First, the Federal Reserve simply loses the battle against inflation over the next few years perhaps because inflationary forces are too strong, or because the Fed was unable to raise interest rates high enough. High inflation rates remain stubbornly persistent, or worse, become hyperinflated. The value of finite, physical assets such as gold, silver, and real estate skyrocket as the strength of the fiat dollar crumbles in a lost decade of stagflation.


Second, the Federal Reserve is able to raise interest rates sufficiently enough somehow, or external inflationary forces subside. Inflation rates decrease slowly closer to the Fed’s 2% benchmark. Companies’ quarterly earnings reports improve and the country recovers from the current recession eventually. Once the economy recovers, there will be more demand for goods and services sparking a boom for global manufacturing and the next catalyst for silver’s upcoming, record-breaking high prices.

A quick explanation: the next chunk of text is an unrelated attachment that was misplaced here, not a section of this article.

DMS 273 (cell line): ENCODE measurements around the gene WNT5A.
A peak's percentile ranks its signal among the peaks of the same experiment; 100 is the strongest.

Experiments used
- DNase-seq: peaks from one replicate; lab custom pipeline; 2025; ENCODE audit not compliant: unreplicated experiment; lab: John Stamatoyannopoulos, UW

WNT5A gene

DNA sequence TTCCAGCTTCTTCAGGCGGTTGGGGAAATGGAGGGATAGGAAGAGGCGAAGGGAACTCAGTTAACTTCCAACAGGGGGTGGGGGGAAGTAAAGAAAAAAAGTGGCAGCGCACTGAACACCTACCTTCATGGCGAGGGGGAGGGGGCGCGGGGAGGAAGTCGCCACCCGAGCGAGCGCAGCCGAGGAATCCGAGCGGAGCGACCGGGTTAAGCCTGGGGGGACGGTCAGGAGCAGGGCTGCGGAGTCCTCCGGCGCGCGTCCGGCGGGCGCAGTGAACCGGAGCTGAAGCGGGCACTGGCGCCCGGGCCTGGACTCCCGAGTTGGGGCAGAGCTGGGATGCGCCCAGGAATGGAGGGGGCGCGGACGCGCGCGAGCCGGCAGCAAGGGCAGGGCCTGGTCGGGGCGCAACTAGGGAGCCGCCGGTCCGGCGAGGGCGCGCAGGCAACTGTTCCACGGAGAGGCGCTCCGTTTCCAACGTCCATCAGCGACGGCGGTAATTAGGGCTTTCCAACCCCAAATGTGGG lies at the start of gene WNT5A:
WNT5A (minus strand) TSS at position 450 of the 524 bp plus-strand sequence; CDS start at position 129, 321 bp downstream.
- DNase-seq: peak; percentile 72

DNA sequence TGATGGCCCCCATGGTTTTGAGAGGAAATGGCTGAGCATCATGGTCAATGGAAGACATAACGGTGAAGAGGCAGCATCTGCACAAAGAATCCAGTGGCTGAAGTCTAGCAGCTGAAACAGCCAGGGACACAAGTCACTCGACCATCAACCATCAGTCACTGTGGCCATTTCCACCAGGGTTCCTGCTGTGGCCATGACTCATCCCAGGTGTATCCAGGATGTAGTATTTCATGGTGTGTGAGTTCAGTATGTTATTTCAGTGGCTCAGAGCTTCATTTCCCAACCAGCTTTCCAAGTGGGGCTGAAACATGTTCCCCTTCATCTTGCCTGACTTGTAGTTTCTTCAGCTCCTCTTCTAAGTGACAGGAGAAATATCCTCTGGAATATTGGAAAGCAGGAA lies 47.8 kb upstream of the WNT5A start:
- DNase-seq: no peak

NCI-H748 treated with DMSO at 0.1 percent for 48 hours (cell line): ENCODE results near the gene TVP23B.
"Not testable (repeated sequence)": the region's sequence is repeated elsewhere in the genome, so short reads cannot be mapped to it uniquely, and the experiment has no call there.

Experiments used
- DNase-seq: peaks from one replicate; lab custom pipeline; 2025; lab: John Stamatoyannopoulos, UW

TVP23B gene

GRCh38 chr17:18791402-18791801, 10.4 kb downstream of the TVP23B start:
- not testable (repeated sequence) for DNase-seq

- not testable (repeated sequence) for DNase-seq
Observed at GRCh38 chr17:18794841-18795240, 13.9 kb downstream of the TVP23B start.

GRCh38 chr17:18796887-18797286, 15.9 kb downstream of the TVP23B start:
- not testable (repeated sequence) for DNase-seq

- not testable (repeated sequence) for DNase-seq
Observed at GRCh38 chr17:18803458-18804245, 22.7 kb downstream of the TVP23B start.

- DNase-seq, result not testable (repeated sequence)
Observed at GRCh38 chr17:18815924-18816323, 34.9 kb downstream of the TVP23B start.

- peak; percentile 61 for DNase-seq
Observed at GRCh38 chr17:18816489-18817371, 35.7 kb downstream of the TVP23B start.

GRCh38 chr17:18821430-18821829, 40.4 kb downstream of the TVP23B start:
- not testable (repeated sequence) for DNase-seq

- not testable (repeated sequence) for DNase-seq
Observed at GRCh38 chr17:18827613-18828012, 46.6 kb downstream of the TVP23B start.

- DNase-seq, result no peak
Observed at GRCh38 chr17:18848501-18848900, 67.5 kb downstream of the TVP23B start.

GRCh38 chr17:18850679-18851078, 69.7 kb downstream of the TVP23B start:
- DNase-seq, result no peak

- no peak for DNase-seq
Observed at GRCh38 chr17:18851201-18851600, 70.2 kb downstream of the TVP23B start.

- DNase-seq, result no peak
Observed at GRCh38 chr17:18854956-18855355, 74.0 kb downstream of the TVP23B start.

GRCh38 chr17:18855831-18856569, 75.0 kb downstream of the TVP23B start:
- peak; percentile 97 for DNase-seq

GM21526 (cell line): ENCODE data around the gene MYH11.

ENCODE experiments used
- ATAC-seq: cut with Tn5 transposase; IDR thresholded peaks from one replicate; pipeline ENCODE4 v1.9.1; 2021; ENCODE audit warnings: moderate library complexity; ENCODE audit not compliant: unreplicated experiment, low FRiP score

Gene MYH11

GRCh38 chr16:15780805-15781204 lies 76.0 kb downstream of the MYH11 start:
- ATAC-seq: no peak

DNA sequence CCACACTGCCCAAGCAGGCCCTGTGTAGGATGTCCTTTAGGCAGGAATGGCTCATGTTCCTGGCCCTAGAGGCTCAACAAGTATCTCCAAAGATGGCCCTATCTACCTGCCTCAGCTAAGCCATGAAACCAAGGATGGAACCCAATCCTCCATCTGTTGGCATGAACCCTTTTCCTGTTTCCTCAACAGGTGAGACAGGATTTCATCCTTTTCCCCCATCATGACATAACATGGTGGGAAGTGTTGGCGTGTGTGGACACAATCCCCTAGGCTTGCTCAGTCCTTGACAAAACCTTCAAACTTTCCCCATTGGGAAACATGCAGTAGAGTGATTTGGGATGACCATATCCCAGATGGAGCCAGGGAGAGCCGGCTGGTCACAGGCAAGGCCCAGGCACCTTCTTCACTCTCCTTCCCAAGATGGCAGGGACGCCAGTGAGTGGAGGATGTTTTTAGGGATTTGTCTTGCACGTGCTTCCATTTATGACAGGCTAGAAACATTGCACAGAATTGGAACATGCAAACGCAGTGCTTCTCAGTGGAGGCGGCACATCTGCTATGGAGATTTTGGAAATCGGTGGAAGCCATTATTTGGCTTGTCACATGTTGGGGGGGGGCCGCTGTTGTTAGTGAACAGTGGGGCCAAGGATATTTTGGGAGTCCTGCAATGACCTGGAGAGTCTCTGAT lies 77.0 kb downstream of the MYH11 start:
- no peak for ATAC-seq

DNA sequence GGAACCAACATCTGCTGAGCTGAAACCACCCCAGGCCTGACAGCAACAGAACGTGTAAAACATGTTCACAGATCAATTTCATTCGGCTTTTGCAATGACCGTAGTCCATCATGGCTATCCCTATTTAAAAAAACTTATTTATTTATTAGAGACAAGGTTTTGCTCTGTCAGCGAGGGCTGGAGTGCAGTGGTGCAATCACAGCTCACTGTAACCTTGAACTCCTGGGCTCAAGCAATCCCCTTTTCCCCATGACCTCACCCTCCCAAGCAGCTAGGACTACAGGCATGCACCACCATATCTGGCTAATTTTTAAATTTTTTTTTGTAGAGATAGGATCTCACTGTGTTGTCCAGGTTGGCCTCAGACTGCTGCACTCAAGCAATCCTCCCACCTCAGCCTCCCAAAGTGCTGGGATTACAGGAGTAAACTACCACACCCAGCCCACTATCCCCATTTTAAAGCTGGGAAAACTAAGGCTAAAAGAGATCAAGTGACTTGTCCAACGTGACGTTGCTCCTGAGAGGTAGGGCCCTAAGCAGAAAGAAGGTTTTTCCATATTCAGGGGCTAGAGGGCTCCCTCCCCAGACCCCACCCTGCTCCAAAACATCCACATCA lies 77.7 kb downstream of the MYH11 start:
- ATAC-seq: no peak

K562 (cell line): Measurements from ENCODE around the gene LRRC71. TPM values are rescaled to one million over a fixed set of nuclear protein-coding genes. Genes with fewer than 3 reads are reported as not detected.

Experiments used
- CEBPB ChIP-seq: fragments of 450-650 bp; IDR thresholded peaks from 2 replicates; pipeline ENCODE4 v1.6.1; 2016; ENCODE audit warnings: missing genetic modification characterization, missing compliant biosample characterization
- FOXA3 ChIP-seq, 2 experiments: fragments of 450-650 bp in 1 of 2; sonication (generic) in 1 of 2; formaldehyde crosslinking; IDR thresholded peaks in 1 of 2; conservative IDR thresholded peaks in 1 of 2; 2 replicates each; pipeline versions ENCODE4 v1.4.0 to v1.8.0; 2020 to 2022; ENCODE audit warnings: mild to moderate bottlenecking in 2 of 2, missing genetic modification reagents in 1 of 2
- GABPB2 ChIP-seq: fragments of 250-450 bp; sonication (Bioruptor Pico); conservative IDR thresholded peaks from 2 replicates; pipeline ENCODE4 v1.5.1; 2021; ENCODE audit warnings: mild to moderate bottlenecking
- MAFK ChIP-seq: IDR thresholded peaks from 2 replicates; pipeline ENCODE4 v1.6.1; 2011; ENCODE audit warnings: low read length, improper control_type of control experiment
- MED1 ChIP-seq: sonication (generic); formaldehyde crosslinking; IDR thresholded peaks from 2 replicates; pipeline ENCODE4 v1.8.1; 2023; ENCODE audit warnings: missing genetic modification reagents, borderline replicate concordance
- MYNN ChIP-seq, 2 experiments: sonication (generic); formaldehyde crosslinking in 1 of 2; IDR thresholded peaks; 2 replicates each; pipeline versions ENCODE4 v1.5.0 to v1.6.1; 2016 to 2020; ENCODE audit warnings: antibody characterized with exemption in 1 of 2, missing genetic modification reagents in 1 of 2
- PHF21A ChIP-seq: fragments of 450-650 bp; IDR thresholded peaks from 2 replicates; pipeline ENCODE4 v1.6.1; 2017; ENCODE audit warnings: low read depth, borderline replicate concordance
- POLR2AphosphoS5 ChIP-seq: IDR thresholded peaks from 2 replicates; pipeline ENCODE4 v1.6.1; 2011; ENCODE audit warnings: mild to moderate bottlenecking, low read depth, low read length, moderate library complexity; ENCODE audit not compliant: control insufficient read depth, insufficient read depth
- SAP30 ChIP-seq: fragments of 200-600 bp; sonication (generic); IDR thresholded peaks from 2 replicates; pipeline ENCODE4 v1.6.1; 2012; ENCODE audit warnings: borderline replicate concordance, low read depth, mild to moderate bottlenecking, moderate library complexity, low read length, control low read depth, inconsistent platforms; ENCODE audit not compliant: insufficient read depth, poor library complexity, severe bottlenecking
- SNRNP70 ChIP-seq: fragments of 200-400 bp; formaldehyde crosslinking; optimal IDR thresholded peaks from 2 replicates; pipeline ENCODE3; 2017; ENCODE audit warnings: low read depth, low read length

CHINA'S ECONOMY


In the event that the Federal Reserve succeeds in lowering inflation rates closer to its 2% benchmark and federal interest rates are then lowered, the economy will recover and global manufacturing will increase to meet demand.


What many people do not realize is that while silver has a long monetary history, over 50% of silver demand is industrial. Silver is increasingly becoming one of the world’s most important industrial metals since it has the best thermal and electric conductivity of all the elements and is also the most reflective metal. In our modern digital age, the demand for silver can only increase as it is critical for all electronics such as computers and smartphones or anything with a semi-conductor.